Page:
Returning briefly to the subject of ‘What sort of people are involved in politics?’ (Remember, hate-blogger Cameron Slater thinks they’re dirty, disgusting, despicable people playing a dirty, disgusting, despicable game) I saw this in my Twitter timeline recently:
Yeah, I can see where Glenn Greenwald is coming from, if a little defensively. It’s so easy to sling off at somebody (‘You’re not a ‘real’ journalist, you’re an activist’, was the dismissive implication in Greenwald’s recent ‘dialogue’ with the NY Times‘ Bill Keller — full article here) but that’s not how I see activists.
It is unquestionably true that people in ‘the power elite’, elected officials/office holders/bureaucrats etc and their enablers in the media routinely disparage ‘activists’ as zealots, enthusiastic amateurs or single-issue nutters, and whatever else they can think of. Same with whistle-blowers.
Indeed, it’s normal for those in a bureaucracy to dismiss, sanction or otherwise attempt to stifle or discredit the outspoken — those whom they characterize as oddballs or whistle-blowers — or far too ‘committed’.
Conformity is by definition a narrowed path, and often passionless.
In most organisations (public or private sector) sticking to ‘procedure’ is encouraged and rewarded. Toeing the company line is de riguer, obligatory. Even if, as we have discussed, sometimes it means doing the ‘wrong’ thing the ‘right way’. That’s seen as defensible.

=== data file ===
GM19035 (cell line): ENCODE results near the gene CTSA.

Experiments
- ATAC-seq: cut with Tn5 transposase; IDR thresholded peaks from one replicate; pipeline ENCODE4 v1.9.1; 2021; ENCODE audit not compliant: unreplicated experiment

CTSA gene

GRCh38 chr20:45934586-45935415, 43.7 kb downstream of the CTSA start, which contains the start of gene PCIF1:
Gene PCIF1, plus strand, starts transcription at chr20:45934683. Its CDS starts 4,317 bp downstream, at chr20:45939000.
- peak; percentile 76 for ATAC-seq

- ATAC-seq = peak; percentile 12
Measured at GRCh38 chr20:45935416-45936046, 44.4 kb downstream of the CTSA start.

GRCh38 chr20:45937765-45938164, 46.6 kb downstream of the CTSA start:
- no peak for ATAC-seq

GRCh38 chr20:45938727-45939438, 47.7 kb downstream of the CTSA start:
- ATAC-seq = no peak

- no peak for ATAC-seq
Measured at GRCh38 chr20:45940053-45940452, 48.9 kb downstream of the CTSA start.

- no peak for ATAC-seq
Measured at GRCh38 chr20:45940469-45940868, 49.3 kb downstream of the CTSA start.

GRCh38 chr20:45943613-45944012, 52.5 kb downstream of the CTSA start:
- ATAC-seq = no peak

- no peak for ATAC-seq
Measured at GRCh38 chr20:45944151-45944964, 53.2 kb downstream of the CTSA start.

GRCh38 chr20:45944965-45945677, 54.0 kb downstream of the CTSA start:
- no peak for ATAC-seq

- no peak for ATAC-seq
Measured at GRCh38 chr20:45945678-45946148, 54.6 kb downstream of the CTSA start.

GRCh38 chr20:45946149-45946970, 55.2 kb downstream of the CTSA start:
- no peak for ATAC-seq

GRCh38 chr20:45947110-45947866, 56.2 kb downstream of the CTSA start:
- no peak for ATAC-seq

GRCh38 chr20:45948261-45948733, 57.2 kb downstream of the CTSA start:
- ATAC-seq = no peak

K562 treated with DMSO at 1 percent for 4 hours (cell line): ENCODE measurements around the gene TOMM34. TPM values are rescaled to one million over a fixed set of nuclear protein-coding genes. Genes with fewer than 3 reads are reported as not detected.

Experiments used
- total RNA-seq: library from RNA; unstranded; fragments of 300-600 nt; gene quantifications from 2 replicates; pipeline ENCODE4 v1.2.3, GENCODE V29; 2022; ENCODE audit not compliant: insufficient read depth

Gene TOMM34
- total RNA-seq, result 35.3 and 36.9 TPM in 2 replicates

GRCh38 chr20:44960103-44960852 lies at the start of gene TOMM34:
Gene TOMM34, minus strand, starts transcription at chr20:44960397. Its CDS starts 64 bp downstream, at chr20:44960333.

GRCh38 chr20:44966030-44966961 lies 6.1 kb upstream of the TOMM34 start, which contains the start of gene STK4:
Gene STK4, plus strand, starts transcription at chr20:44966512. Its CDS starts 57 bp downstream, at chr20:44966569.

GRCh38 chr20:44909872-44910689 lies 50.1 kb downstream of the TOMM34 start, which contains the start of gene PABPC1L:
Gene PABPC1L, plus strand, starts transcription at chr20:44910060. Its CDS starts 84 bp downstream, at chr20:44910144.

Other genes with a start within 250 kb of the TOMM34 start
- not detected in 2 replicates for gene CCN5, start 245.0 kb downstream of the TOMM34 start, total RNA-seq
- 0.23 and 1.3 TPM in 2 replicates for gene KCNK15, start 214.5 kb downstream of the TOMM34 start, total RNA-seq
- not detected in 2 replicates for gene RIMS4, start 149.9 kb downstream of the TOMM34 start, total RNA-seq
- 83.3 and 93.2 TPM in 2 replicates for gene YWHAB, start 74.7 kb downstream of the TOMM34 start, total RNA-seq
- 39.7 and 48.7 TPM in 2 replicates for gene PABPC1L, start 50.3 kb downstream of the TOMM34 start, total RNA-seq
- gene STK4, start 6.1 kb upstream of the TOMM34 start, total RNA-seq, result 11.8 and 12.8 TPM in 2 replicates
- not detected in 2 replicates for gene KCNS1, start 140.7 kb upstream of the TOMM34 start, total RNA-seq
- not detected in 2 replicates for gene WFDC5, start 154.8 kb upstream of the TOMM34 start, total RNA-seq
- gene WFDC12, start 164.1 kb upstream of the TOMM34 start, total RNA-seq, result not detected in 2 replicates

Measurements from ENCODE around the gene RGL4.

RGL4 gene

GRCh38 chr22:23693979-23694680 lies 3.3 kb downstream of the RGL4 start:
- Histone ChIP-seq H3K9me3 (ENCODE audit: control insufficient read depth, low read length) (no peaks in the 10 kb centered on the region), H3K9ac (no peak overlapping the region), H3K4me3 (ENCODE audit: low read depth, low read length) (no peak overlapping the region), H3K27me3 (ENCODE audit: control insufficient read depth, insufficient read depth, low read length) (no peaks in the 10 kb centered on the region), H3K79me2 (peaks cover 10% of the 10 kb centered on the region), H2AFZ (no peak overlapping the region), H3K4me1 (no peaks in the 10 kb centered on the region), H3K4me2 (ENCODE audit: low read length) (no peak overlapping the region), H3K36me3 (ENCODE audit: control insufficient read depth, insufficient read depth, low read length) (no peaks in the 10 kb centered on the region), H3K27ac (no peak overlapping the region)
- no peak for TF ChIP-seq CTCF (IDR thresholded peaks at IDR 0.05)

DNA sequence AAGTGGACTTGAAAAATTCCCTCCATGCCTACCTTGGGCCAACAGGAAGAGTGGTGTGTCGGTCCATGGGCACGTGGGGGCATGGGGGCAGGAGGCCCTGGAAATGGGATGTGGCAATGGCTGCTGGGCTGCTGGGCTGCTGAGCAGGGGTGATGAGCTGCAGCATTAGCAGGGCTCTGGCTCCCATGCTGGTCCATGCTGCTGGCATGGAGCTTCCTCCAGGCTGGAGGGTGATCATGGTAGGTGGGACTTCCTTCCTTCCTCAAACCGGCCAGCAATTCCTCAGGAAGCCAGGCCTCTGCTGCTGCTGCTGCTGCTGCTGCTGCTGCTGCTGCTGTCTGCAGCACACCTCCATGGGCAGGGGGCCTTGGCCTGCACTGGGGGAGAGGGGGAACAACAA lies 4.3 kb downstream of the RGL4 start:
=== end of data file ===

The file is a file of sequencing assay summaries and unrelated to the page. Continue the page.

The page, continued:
The courage to speak up
I have always seen people who give a damn (whatever their issue) as worth something … and their voices worthy of being heard — whether I necessarily agree with them or not.
What’s referred to so readily — free speech or freedom of expression — is a two-sided coin if ever there was one.
Freedom of speech is not the same a freedom from the consequences of one’s statements of expression. I’ve copped it for being outspoken at times, and while I’m not an overtly religious person, this speaks to me:
A man dies and comes before God.
God: “Where are your scars?”
“I have none.”
“Why? Was there nothing worth fighting for?”
— David Wolpe
It’s also the law of the land that some expressions, or disclosures of information are ‘protected disclosures’ which makes it a criminal offence to persecute informants. (I’ve had reason to look at this recently. See my post ‘The challenge of dealing with a whistle-blower‘ which also, coincidentally cites Greenwald.) I don’t think it covers radio talkback hosts.
Willie and JT
I am, naturally, a long way short of justifying the [corrupt] Putin-regime’s brutal persecution of band members of Pussy Riot for daring to criticise him … but I’m actually OK with the way local Radio LIVE recently removed Willie Jackson and John Tamihere from their afternoon radio slot — even though as I have said, Willie & JT’s political panel was one of the best things on that station (in my opinion).
The action of Radio LIVE’s management to sanction the two radio hosts followed fiery public debate about rape apologetics/rape culture (at its worst, characterised by offensive ‘She was asking for it’-type justification and victim-blaming). The opprobrium directed at these two ‘personalities’ and community leaders, sparked by their treatment of a young woman talkback caller, was fierce. Fair enough.
The NZ Herald‘s media writer John Drinnan says Willie & JT are unhappy about that. Understandable. While I sympathise‚ something had to give, and they had become a lightning rod which endangered the whole station — not just the advertiser boycott — and the image of Mediaworks.